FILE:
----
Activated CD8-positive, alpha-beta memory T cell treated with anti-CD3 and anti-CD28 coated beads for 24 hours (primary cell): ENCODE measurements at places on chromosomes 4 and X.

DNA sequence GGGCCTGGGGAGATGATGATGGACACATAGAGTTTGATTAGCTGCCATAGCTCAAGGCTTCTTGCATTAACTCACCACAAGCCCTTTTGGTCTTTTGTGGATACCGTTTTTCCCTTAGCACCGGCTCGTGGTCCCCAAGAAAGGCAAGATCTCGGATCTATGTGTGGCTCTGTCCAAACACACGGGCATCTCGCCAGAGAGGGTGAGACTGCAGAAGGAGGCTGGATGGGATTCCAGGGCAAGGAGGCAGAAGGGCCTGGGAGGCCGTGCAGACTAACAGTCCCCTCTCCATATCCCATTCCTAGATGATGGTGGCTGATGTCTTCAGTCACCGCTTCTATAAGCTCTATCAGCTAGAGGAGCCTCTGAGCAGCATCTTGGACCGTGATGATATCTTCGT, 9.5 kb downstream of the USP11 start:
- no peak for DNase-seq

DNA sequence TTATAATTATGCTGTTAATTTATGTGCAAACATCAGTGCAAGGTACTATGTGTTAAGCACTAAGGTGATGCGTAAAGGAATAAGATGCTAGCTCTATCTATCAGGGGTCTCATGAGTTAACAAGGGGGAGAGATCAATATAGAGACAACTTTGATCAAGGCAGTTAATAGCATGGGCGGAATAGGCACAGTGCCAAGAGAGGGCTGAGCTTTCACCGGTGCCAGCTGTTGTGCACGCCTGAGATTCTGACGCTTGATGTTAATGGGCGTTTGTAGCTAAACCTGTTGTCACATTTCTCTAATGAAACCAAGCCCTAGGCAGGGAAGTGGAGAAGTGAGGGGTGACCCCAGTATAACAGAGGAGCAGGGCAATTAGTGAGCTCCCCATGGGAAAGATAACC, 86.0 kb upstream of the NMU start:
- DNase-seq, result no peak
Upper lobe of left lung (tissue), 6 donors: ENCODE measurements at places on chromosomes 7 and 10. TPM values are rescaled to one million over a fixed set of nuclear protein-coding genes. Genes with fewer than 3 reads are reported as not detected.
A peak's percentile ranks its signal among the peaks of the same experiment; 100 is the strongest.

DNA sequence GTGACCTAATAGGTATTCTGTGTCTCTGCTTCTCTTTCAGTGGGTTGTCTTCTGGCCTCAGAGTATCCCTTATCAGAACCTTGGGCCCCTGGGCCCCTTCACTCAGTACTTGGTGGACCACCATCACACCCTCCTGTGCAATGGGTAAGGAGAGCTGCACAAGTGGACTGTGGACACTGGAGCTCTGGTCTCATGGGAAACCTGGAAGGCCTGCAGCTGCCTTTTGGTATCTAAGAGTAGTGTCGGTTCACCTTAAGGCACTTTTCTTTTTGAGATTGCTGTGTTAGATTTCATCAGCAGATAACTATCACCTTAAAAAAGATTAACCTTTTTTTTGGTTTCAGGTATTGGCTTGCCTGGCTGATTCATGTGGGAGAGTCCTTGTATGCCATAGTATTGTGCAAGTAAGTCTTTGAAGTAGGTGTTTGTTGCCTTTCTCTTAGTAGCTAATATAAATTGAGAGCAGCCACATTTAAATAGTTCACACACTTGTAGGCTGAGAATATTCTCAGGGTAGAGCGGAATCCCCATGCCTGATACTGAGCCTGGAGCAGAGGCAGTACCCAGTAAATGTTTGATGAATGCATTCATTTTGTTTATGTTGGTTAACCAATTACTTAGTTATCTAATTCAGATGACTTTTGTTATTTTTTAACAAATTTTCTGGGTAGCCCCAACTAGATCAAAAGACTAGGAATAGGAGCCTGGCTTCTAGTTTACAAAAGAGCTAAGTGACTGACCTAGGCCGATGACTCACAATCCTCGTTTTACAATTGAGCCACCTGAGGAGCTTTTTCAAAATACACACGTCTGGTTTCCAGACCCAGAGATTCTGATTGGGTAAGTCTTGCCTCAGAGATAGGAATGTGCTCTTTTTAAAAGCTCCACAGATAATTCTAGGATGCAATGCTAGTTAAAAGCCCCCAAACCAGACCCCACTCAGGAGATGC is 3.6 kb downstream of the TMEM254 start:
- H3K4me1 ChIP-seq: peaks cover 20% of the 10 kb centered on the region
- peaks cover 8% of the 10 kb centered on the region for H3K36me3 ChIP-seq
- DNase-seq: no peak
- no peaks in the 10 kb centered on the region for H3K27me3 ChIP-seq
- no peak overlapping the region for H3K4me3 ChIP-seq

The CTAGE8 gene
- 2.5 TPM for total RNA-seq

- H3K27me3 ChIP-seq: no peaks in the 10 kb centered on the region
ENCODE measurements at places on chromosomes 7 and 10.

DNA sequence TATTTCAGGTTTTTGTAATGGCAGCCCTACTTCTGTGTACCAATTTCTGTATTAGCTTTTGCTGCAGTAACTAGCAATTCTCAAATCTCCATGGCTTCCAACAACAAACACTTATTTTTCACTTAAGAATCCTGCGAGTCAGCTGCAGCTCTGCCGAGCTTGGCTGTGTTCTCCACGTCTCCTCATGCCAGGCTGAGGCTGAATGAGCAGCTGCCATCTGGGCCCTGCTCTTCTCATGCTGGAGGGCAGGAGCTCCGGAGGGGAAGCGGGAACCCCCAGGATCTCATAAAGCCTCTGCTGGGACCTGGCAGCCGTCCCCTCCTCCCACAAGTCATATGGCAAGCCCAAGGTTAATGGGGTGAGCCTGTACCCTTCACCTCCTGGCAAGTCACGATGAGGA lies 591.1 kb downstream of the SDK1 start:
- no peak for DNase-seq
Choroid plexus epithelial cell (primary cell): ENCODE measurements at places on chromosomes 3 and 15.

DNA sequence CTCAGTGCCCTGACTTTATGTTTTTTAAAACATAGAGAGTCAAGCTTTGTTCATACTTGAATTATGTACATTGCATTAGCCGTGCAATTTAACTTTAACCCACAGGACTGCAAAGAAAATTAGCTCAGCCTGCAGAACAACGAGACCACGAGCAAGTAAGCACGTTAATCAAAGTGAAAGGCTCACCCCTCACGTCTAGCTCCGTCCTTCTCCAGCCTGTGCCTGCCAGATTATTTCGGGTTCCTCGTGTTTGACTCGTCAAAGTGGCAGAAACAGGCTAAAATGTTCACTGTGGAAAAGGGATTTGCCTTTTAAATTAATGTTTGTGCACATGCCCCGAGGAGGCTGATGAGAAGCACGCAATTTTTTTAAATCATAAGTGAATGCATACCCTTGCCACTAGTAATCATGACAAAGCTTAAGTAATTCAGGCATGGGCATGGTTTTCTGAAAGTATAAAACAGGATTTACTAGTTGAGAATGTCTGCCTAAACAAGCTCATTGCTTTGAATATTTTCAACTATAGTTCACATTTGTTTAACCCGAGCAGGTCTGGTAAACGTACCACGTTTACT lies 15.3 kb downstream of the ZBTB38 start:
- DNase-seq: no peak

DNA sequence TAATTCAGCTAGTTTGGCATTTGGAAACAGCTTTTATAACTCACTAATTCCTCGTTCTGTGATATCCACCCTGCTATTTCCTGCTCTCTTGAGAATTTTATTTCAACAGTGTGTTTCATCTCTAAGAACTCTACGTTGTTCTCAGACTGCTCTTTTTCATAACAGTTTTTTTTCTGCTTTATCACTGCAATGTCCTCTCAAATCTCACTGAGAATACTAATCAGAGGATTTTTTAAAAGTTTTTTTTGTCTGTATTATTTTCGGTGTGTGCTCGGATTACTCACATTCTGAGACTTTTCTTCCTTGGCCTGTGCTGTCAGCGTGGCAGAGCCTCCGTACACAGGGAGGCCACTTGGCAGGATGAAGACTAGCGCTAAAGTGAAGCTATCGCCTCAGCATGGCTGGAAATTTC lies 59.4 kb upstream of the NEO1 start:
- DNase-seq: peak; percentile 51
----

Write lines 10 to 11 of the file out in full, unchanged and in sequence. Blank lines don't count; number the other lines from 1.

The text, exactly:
- peaks cover 8% of the 10 kb centered on the region for H3K36me3 ChIP-seq
- DNase-seq: no peak